Barbados is a small island country in the south-eastern Caribbean Sea famous for its mega superstar, Rihanna as well as its tranquil, sun-kissed white beaches, blue waters, azure sky, colorful island life, robust rum culture, and friendly Bajan locals. This tropical paradise made news across the world in 2021 when, nearly 400 years since the first English ship arrived at the Caribbean nation, it severed ties with the British monarchy and became a republic.
But, as always, there’s something happening in Barbados. In one place, you might find locals rigged out in flamboyant costumes and with loud Caribbean music, celebrating a national festival. In another, you might see rum connoisseurs reveling, exchanging light-hearted banter. This beautiful and tranquil island nation is fun to explore and is the darling of tourists and vacationists from around the world.
Whether it’s lounging at a beach or sitting around at a bar, there’s fun for everyone. But how about exploring Barbados like a local? There’s no better way to experience Barbados than as a bonafide Bajan. So, if you’re planning a visit to the island nation, here are a few things to do for a splendid experience.
Check out 4 things to do in Barbados to have the best island experience…
#1. Explore any of the 1500 rum shops
You will easily find out that Barbados has a flourishing rum culture. So if you are a rum connoisseur, welcome to the birthplace of rum. Mount Gay, a popular rum brand founded in 1703, reigns supreme; it’s got in store the oldest rum money can buy. In Barbados, rum is not just rum. It is an instigator of tales and gossip, it is a friend of dominoes and some other games, and it holds pride of place in Barbadian and Caribbean culture.
Hang out in any of the island’s 1500 rum shops, your ears cocked for gripping anecdotes. You’ll find merry locals pouring the island’s most celebrated spirit. You will relish the happy air of the place, the banter, the laughter. Make friends with them and join in the games. Are you in love with dominoes? Join in. Arcade games? Try them. Snooker? Win or lose, but have fun. What of karaoke? Grab the mic; it will surprise you how jaunty and sweet reggae is to the soul. The Bajan locals are proud people who love their island life, and you’ll quickly discover that as rum flows.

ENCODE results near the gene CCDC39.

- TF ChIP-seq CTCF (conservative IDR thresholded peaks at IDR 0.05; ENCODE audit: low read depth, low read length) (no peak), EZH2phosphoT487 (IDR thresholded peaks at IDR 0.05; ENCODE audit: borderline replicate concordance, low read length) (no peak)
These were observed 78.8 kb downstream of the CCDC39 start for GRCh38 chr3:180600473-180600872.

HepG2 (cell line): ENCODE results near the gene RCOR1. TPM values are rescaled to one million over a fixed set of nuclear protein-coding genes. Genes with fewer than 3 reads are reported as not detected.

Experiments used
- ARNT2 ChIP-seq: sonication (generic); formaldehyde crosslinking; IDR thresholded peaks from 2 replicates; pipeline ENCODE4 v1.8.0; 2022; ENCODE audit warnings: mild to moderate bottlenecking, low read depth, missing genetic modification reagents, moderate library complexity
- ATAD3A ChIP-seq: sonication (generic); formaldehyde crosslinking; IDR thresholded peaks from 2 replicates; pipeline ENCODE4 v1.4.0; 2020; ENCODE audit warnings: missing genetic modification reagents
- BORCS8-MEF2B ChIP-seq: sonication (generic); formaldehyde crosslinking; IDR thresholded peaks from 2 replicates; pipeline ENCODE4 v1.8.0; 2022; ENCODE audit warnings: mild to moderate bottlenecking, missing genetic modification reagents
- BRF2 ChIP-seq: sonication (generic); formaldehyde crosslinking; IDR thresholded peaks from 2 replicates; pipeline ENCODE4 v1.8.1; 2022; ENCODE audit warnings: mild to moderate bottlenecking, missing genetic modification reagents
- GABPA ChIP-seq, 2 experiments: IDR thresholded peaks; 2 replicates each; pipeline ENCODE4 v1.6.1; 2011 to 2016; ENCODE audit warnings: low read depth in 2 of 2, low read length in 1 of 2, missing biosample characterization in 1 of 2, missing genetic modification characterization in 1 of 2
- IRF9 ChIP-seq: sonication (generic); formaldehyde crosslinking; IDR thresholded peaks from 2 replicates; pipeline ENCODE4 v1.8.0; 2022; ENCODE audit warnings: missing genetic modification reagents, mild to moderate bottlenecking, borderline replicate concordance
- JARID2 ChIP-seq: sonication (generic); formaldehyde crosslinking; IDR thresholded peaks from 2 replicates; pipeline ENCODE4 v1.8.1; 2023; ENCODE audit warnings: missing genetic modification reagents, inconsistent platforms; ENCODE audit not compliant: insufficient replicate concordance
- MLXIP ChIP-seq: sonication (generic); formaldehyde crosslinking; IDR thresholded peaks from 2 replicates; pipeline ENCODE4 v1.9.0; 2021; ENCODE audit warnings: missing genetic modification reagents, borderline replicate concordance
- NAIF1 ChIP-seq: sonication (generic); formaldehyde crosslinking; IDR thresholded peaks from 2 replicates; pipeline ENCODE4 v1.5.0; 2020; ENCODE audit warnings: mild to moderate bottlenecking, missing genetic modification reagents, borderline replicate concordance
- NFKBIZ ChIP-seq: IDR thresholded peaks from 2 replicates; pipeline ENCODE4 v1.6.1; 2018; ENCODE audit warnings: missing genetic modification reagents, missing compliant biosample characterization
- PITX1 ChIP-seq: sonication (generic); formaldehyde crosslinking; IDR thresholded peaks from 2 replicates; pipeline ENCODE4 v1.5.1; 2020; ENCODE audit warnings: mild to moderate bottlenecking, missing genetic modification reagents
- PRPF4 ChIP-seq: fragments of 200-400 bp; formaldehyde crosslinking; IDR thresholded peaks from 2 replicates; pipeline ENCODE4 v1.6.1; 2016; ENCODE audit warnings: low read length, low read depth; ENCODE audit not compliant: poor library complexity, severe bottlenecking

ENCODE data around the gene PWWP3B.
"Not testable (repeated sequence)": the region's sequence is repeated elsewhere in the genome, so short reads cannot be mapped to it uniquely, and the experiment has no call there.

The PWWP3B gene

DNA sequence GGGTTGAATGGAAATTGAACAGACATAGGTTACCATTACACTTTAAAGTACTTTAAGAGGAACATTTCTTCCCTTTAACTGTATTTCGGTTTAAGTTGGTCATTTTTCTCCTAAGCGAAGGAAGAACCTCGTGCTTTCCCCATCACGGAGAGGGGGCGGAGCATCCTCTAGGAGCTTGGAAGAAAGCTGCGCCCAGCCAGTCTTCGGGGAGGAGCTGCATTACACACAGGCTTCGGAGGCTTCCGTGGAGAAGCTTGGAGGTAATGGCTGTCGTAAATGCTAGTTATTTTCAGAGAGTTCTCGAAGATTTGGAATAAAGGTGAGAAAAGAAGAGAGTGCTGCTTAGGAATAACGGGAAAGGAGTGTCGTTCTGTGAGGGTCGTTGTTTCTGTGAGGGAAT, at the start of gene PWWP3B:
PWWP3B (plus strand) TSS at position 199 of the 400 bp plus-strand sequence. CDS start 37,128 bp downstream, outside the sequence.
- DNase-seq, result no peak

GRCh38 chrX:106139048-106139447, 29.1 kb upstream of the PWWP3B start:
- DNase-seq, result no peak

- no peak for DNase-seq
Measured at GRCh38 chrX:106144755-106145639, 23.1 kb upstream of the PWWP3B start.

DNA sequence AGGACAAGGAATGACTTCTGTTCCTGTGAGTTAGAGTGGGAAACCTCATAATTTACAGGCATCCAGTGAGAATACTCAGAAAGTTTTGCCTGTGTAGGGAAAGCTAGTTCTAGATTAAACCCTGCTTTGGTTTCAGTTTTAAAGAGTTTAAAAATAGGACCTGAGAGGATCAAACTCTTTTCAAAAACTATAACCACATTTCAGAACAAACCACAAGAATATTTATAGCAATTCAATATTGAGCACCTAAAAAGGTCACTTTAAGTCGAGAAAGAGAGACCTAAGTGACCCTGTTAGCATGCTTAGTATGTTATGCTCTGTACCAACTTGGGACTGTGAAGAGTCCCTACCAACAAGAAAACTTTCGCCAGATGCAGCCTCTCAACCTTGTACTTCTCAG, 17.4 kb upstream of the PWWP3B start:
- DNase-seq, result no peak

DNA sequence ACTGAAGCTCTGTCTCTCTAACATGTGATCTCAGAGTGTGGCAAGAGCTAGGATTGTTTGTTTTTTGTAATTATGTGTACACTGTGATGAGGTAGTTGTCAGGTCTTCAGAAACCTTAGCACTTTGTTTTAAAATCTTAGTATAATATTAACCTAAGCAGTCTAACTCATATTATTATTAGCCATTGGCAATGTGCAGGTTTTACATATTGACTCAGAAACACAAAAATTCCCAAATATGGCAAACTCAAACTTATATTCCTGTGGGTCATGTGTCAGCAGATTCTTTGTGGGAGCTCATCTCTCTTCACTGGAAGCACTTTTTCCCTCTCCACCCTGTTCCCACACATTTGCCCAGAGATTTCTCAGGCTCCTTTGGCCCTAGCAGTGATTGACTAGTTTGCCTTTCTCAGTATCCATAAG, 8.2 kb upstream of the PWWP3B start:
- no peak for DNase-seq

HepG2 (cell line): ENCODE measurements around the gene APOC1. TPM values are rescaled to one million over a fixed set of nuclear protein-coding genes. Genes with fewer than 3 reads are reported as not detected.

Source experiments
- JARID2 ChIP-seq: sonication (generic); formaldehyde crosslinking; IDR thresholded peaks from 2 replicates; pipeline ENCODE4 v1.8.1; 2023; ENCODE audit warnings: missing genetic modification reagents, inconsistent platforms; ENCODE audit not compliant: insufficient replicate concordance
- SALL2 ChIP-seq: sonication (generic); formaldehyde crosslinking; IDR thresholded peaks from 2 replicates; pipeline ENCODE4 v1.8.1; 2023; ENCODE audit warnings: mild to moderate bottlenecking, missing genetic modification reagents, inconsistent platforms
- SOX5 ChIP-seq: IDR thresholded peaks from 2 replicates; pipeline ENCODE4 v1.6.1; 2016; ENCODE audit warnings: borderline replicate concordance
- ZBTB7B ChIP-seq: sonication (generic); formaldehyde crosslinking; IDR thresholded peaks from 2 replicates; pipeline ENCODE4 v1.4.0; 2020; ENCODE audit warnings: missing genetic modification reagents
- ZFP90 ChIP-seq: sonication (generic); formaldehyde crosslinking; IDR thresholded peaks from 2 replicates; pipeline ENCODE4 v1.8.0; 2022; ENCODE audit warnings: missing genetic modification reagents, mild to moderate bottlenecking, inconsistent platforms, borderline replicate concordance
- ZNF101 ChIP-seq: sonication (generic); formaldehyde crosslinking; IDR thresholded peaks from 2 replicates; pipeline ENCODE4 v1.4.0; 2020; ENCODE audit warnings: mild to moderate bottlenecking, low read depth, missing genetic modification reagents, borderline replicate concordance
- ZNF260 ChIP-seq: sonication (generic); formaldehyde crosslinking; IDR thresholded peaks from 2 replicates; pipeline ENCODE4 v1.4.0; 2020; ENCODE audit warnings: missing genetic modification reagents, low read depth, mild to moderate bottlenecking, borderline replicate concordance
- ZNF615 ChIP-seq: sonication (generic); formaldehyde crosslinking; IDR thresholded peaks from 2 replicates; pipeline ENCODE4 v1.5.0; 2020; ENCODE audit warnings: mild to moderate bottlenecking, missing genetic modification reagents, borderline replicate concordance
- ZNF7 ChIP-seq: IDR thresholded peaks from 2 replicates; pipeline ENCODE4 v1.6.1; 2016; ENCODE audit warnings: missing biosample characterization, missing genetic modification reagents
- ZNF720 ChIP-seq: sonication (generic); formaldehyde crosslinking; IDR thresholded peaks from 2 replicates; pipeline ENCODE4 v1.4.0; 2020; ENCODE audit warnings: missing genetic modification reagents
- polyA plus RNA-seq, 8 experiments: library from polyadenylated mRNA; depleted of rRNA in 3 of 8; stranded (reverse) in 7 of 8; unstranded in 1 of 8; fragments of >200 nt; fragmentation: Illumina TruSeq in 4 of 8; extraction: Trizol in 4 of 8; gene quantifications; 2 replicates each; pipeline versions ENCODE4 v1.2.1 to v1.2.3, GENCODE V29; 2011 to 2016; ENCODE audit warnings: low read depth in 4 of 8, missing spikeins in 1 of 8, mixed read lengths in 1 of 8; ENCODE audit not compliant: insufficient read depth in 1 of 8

#2. Savour Bajan cuisine
How can you explore Barbados like a local if you don’t try their dishes? Bajan cuisine is eclectic and cross-cultural, borrowing African, Indian, British, Irish, Portuguese, and Creole ingredients and flavors. Bajan dishes feature fresh vegetables, home-grown spices, and herbs. As an island, Barbados is rich in marine life, lots of which make its way into the country’s culinary assortments. So you won’t be surprised to spot crabs, lobsters, crabs, and sea eggs in Bajan cuisine.
Pig’s tails are also a favorite of the locals. Your exploration of Bajan food won’t be complete if you don’t savor a plate of flying fish served with cou cou, which is made from okra and corn. Barbados boasts many restaurants and street cafes where you can try some of these finger-licking Bajan dishes, a stereo throbbing with boisterous Caribbean music.
#3. Enjoy Barbadian and Caribbean music
Barbadian music has origins from, and deep ties to, the island’s history of slavery and colonialism. But it has a rich, sunny beauty that you’ll be glad to bask in. So sit back and relish the Caribbean island’s musical treats.
If you’re a reggae enthusiast, don’t miss the reggae festival just before spring. You will be happy to hear Tuk music, an indigenous Barbadian genre, and let its lyrics tell you stories of the Bajan people. Calypso is a true Caribbean delight too. And Spouge also; karaoke bars play lots of it.
Head out to a beach. Sit on the sand. Sip a glass of rum or coconut water. Enjoy Tuk or Spouge or Calypso or Steel Pan or Reggae throbbing in the air. You may enjoy Rihanna’s music too – she’s Barbadian after all! Gaze at the setting sun. That’s part of the island experience.
#4. Celebrate Crop Over with the locals
Crop Over, a six-week-long festival, is the chief of Barbados’ festivals. It originated from the island’s periods of slavery and colonialism when slaves marked the end of the crop season, or sugar cane season, with a big celebration that fused African traditions with those of the slave masters. At this party, the most productive male and female are made the Crop King and Crop Queen respectively.
Nowadays, people compete for these titles using elaborate crop-themed costumes. This festival features dusk-till-dawn Bajan parties, arts and crafts, culinary treats, and music. On Grand Kadooment Day, which marks the end of Crop Over, masquerade bands will dance behind music trucks to Spring Garden highway, dressed in brightly colored costumes glittering with jewels sequins, jewelry, or body paint. They will sing and dance, shimmering in the sun, shaking their flamboyant feathers or fabric, clinking the beads on their bodies, filling your heart with bliss.
This is Barbados in all its glory! So, immerse yourself in this. Feast, dance, and have fun. And even when you are long gone from this island, you will feel the island strong in you, like rum in your veins.
Featured image: @reekolynchvisuals via @barbadoscropoverhub/Instagram
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A writer fascinated by humanity and diversity. He is the author of Do Not Say It’s Not Your Country.